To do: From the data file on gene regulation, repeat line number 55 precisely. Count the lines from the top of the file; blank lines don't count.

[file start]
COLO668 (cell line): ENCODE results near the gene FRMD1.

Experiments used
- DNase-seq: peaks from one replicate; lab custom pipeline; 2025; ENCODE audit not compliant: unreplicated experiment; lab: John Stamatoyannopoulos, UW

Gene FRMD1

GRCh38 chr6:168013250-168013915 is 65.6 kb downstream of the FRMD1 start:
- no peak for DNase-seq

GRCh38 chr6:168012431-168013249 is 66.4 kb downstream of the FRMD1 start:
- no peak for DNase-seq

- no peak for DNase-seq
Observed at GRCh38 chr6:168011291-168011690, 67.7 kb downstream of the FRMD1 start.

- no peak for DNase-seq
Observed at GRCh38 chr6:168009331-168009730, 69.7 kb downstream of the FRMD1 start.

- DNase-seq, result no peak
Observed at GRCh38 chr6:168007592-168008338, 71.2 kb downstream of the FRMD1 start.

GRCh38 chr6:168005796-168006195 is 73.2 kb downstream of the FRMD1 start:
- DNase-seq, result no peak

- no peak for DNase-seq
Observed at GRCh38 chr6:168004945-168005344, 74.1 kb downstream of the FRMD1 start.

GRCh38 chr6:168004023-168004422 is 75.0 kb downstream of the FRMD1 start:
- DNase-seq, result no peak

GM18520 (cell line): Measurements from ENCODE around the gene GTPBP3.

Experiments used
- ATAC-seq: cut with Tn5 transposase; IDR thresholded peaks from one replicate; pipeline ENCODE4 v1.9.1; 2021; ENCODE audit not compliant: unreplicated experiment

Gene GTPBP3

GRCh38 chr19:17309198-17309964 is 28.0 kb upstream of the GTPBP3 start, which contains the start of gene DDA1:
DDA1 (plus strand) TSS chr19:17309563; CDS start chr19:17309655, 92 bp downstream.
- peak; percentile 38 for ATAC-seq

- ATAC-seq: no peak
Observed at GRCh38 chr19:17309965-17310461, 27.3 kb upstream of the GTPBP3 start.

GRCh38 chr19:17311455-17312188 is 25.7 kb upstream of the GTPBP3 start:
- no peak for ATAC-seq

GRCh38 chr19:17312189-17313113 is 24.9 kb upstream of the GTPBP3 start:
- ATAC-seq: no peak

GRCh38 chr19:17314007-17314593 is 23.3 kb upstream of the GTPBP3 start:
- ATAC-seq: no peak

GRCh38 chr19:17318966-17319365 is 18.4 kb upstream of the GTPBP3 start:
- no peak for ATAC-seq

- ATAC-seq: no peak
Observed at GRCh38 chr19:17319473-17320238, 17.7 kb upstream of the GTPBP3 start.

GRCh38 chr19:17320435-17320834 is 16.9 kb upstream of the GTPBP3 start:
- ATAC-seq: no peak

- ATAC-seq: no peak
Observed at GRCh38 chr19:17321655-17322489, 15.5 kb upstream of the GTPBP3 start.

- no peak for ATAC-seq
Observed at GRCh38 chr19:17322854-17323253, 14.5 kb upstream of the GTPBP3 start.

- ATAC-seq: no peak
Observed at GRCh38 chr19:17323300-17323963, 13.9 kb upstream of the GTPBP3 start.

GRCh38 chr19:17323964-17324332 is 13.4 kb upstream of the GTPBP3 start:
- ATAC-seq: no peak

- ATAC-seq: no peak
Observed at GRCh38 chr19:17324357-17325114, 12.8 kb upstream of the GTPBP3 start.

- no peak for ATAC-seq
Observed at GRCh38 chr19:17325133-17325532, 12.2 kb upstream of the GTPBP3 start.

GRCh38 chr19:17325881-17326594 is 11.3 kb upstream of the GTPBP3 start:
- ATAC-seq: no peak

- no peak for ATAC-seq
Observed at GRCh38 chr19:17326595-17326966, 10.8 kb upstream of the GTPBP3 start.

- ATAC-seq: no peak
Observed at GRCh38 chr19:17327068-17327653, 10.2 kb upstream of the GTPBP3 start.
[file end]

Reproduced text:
- ATAC-seq: no peak